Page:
Cudahy Brothers

Click the image to learn more. In September 1906, the Cudahy Brothers plant caught fire and sustained significant damage. However, as illustrated by these images, the building was restored and running 49 days later.

Operating in the Milwaukee area from 1888 to the present, the Patrick Cudahy Corporation is one of Milwaukee’s historic meatpacking giants. The company originated in the packing firm of John Plankinton, a successful enterprise due in large part to the lucrative partnerships that he established with other budding packing moguls from the early 1850s through the late 1880s: Frederick Layton, Philip Armour, and Patrick Cudahy.

Patrick Cudahy moved from Ireland to Milwaukee with his family in 1849, shortly after he was born.[1] He learned the meatpacking trade as a teenager, working as a carrier, pickler, packer, and weigher for several companies.[2] In 1873, the short-lived Lyman & Wooley (Packing Company) hired Cudahy as superintendent.[3] The next year, Plankinton & Armour called on Patrick to replace his older brother Michael as their superintendent.[4] A decade later, Armour left this firm and Plankinton promoted Cudahy to junior partner.[5] In 1888, Plankinton sold the firm to Patrick and John Cudahy for $600,000 and leased his Menomonee Valley packing plant to the new Cudahy Brothers Company for five years.[6]

The need for facilities prompted the Cudahys to relocate their firm to Buckhorn, a small town two miles south of Milwaukee, along the Chicago and North Western Railroad. They opened a large, modern plant at their new location in 1893. The nearby area, formally incorporated as Cudahy in 1895, was gradually transformed into an industrial suburb.[7]

Like Plankinton before it, Cudahy Brothers processed a variety of animals, but specialized in pork products.[8] The new facilities were able to process as many as 7,000 hogs a day.[9] This increased capacity helped the company expand its distribution into European markets.[10]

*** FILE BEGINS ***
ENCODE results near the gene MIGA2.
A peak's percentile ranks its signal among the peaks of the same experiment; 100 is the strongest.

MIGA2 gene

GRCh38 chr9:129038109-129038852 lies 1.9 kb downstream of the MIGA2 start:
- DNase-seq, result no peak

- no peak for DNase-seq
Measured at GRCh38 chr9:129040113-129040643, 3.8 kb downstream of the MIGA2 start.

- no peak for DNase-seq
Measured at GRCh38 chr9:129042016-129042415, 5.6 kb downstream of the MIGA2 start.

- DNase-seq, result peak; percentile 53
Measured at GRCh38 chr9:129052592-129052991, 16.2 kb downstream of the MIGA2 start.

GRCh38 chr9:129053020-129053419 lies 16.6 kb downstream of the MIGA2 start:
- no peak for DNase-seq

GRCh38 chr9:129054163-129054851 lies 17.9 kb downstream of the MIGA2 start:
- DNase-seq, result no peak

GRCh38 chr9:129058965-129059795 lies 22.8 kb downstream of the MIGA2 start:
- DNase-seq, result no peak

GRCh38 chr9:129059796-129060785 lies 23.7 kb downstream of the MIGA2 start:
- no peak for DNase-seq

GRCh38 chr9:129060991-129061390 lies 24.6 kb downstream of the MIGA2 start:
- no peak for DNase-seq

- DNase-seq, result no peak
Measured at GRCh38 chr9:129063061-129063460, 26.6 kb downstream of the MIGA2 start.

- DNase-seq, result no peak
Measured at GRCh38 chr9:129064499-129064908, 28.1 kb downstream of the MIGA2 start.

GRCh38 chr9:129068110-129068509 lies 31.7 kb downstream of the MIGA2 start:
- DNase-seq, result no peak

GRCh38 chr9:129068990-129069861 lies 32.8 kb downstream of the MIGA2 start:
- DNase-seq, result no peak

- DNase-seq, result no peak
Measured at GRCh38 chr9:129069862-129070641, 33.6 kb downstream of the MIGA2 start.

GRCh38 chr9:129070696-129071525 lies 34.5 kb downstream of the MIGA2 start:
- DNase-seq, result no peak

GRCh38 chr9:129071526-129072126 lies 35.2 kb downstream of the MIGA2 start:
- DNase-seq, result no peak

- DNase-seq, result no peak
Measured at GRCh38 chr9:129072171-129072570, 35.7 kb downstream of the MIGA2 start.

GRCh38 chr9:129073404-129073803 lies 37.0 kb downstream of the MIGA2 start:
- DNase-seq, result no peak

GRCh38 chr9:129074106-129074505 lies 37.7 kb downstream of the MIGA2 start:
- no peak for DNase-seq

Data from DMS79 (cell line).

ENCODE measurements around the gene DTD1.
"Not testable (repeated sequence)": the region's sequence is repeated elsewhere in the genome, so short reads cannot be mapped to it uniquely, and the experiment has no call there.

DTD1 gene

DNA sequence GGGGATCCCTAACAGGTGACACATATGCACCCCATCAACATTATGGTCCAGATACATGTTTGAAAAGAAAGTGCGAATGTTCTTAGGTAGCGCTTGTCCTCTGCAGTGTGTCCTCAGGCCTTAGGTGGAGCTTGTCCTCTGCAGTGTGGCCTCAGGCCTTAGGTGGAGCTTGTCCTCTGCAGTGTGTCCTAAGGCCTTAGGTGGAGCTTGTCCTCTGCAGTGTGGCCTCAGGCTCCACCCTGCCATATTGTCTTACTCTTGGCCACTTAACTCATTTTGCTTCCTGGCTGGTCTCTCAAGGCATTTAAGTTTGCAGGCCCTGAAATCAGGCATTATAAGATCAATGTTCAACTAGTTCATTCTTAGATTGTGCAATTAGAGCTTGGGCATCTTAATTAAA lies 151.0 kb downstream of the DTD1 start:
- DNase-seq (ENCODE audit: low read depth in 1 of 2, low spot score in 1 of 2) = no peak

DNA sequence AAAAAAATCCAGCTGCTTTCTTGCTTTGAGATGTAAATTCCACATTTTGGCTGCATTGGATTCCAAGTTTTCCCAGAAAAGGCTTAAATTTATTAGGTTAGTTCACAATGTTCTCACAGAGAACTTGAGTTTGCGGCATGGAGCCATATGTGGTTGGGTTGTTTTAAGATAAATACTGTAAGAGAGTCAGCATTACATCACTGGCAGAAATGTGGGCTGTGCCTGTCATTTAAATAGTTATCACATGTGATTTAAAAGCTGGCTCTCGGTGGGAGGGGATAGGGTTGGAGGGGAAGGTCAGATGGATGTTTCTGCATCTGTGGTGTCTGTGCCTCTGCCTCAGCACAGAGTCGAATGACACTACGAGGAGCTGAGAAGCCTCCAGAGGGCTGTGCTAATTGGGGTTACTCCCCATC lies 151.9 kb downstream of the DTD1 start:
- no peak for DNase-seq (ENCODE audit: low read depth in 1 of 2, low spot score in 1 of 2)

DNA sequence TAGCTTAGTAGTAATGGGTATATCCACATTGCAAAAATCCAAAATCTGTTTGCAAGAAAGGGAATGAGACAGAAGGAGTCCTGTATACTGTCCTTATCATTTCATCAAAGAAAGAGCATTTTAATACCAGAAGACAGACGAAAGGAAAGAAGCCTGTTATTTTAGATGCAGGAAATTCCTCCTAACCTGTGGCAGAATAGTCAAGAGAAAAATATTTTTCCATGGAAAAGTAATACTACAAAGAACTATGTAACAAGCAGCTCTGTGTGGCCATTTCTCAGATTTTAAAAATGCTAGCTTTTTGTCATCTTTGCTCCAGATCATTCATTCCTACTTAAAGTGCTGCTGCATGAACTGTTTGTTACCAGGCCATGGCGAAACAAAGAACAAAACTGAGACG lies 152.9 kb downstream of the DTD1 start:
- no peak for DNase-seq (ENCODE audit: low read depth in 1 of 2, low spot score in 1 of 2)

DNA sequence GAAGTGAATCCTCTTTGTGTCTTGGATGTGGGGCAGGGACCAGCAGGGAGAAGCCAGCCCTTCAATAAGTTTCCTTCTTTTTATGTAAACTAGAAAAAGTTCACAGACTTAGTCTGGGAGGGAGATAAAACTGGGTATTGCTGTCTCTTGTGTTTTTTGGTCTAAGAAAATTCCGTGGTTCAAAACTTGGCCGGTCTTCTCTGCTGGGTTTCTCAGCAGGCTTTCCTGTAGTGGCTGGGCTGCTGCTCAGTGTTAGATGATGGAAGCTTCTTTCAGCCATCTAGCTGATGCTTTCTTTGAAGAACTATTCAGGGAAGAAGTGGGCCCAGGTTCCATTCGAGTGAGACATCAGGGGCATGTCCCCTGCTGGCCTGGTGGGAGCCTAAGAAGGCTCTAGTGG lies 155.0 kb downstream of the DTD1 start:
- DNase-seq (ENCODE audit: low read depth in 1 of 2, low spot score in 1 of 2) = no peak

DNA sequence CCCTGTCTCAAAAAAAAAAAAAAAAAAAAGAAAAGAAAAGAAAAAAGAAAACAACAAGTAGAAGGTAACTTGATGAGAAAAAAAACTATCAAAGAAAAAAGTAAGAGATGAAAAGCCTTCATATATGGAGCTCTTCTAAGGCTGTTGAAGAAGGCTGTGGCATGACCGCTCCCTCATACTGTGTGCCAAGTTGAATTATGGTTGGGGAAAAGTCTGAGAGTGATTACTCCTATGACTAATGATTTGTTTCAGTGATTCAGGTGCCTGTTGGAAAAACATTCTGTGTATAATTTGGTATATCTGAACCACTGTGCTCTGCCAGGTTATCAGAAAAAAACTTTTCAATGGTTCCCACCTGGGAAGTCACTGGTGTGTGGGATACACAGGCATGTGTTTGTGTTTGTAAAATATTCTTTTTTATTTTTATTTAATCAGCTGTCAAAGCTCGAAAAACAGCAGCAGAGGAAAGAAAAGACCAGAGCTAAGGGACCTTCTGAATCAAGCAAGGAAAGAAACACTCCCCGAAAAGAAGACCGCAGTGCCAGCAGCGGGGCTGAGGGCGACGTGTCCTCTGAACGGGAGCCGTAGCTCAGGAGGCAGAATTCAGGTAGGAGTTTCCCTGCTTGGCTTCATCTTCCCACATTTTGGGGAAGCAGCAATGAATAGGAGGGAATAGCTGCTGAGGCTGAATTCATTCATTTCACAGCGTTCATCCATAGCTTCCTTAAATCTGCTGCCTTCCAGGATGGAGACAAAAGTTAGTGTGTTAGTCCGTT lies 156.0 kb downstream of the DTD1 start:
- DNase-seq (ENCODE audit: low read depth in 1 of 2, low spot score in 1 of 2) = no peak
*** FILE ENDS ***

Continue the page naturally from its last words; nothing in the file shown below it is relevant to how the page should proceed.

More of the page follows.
The company continued to flourish through the early-to-mid twentieth century despite some notable struggles. For instance, a major fire destroyed nearly one-third of the Cudahy plant in September 1906.[11] The company also experienced barriers to its largest foreign market as Congress enacted new tariffs in the years following the First World War and Great Britain responded with mandates that agricultural products, like meat, be imported from Commonwealth countries rather than the U.S.[12]

Patrick Cudahy prided himself on maintaining an “open shop,” and the company fought frequently and fervently to thwart union organizing efforts throughout its history.[13] During the Second World War, Cudahy Brothers supplied large amounts of meat to the military but refused to comply with the National War Labor Board’s order to maintain union membership and dues checkoff systems.[14] In order to avoid a potential disruption to wartime production and force the company’s compliance, the U.S. Army seized the Cudahy plant under presidential order on December 8, 1944, and continued the occupation until the end of the war.[15]

The Cudahy family maintained control of the firm until 1971, when they sold it to Philadelphia-based Bluebird, Inc.[16] Several corporate buyouts took place until, in 2013, a Chinese meat processing company purchased Smithfield Foods, Inc. and, with it, the firm once known as Cudahy Brothers.[17]

Over the last decades of the twentieth century, the company weathered significant struggles. For instance, Cudahy workers went out on strike in January 1987 after the company cut wages and benefits to make the company more competitive. This particularly bitter strike lasted nearly 28 months, ending after a group of workers failed in an attempt to purchase the company in April 1989.[18] During the July Fourth weekend of 2009, an illegally obtained military flare landed on the plant’s roof and sparked a major fire that nearly destroyed the entire complex. This event—which has been characterized as the largest structural fire in Wisconsin history—caused $187.7 million in damages and displaced 1,400 workers for approximately three months before the complex was rebuilt and restored to operation.[19] Patrick Cudahy remains Milwaukee’s last meatpacking center, making bacon, ham, deli meats, and a variety of other pork products.